President Bush unveiled a $7.1 billion plan yesterday to guard against an avian flu pandemic, calling for the stockpiling of 20 million doses of vaccine and enough anti-viral drugs to protect health care and public-safety workers in case of an outbreak.
In a speech at the National Institutes of Health in Bethesda, Bush said a worldwide avian flu pandemic could cause far more havoc than any natural disaster the nation has seen in recent memory.
"Unlike storms or floods, which strike in an instant and then recede, a pandemic can continue spreading destruction in repeated waves that can last for a year or more," he said.
The president, criticized for the government's plodding response to Hurricane Katrina, seized the avian flu issue and called for fast-track research into techniques that could rapidly produce vaccines against new strains that might emerge. He also said the United States will work with other nations to improve the ability to detect outbreaks anywhere in the world.
Bush said he will ask Congress to appropriate funds for the program, with the largest part - $2.8 billion - financing research into faster vaccine production methods.
Companies producing vaccine against seasonal flu and the avian strain now circulating in Asia use 1950s-era technology that involves growing influenza virus in chicken eggs. That process can take up to nine months, but researchers believe they can shave several months off that by growing the virus in cell cultures.
Although the president unveiled the broad outline of his plan yesterday, the details are expected today in a document to be released by Health and Human Services Secretary Michael O. Leavitt. At the heart of the plan will be guidelines for state and local government preparations, said Dr. Rajeev Venkayya, a special assistant to the president.
Pressure to mount a national strategy against pandemic flu has been building since 2003, when an influenza strain called H5N1 began infecting millions of poultry, migratory birds and farm animals in Southeast Asia.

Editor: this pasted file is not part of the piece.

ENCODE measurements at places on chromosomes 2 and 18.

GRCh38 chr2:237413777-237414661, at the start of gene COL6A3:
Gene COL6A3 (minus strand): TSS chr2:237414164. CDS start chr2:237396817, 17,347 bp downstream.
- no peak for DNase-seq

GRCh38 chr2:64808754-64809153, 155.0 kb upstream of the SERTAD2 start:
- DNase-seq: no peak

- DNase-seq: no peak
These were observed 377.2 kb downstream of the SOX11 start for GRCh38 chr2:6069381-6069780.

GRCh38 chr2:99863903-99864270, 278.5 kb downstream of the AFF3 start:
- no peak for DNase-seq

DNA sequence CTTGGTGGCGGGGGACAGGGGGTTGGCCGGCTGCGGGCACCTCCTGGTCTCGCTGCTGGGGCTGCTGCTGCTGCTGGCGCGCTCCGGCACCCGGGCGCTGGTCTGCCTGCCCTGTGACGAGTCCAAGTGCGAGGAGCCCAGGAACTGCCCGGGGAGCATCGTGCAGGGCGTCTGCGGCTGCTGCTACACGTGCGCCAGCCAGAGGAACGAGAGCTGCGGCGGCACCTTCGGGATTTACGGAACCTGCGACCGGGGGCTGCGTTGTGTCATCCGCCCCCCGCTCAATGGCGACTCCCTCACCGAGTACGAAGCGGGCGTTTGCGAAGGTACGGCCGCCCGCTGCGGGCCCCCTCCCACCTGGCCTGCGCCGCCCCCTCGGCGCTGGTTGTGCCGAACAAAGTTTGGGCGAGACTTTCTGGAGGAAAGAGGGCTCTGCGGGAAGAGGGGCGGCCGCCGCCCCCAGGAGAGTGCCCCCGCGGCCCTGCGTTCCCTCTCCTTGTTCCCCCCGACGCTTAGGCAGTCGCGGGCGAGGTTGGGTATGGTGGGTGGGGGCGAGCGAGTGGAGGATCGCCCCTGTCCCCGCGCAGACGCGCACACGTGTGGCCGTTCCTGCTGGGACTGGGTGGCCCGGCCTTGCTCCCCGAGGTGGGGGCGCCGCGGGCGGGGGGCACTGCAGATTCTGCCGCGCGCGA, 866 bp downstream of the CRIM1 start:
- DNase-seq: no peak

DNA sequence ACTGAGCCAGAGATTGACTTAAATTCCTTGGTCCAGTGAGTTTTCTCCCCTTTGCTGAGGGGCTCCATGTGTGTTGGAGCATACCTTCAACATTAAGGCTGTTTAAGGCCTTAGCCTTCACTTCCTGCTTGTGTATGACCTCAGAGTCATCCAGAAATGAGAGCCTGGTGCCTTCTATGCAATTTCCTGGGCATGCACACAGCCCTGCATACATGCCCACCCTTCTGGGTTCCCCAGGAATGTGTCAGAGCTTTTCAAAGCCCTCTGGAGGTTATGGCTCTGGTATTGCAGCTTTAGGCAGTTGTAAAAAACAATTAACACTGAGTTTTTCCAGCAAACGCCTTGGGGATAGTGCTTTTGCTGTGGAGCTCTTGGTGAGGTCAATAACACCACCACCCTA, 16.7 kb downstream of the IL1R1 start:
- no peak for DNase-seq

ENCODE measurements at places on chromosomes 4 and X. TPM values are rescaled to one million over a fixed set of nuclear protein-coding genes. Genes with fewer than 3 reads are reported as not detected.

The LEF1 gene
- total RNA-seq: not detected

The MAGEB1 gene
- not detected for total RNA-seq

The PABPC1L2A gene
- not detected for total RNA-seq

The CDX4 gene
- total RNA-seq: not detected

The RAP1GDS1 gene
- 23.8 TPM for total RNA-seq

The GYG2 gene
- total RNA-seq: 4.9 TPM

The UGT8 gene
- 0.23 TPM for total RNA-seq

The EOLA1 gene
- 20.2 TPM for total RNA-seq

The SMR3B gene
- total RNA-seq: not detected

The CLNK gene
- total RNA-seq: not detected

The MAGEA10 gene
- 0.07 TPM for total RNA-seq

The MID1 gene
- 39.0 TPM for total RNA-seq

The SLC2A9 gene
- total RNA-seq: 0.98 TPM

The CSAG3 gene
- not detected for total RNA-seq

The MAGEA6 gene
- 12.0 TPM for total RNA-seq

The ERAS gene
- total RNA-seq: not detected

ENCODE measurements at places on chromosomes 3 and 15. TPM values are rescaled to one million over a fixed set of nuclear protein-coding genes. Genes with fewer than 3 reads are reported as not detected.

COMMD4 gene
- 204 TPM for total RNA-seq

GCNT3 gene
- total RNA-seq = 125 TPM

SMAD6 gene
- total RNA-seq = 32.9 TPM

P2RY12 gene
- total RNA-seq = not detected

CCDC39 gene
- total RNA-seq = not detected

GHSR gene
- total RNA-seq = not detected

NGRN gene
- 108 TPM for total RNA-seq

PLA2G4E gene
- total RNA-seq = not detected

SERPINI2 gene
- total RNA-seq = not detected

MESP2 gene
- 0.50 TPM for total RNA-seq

The virus has infected an estimated 120 people in Thailand, Cambodia, Vietnam and Indonesia, killing about 60. All but a few were infected by direct contact with poultry; so far the disease has not spread from person to person.
Though no human cases have been seen outside the region, scientists are concerned that infections found among migratory birds in Central Asia and Europe could signal a wider risk to humans.
A 1997 outbreak in Hong Kong was snuffed when the government ordered the destruction of the nation's poultry flock.
The disease's fatality rate - 50 percent among humans - is extraordinarily high, attributed to the fact that humans have never been widely exposed to the virus before. Thus, they have had no chance to build natural immunity.
Scientists worry that a simple genetic change could enable avian flu to travel from person to person. At that point, the world could be at risk for a pandemic comparable to the 1918-1919 Spanish flu, which killed more than 50 million people worldwide, experts say.
Since then, flu pandemics have struck in 1957 and 1968, but neither was nearly so lethal as the earlier one.
The president's speech drew generally favorable reaction from public health and infectious disease experts, some of whom have warned that the nation is woefully unprepared for an outbreak.
"It's very clear that this has gotten the attention of the highest level of government," said Michael T. Osterholm, director of the University of Minnesota's Center for Infectious Disease Research and Policy.
Osterholm said the president was right to acknowledge that the nation does not have the capacity to produce enough vaccine to meet its needs - especially if faced with a strain unlike the one now circulating.
He said Bush's call for cell-based technology that could produce vaccine within six months of a virus' arrival was "laudable."
"But on the other hand, it reminds people that if this pandemic were to take off tomorrow, for much of those six months we'd be basically fighting this without a vaccine," Osterholm said.
Dr. John Bartlett, director of the infectious diseases division at the Johns Hopkins School of Medicine, also praised the plan. He said there were no surprises except for the amount proposed for the development of faster vaccine production.
"We didn't know it was coming or that it would get that emphasis," said Bartlett, who like Osterholm, attended the NIH speech.
The plan includes $1.5 billion for federal agencies to purchase flu vaccine tailored for the strain infecting birds and humans in Southeast Asia. No one knows whether that vaccine will match whatever strain triggers a pandemic - but experts hope it will provide at least limited protection.
Sen. Arlen Specter, chairman of the Appropriations subcommittee that oversees the Department of Health and Human Services budget, said the president should have little trouble getting his plan through Congress.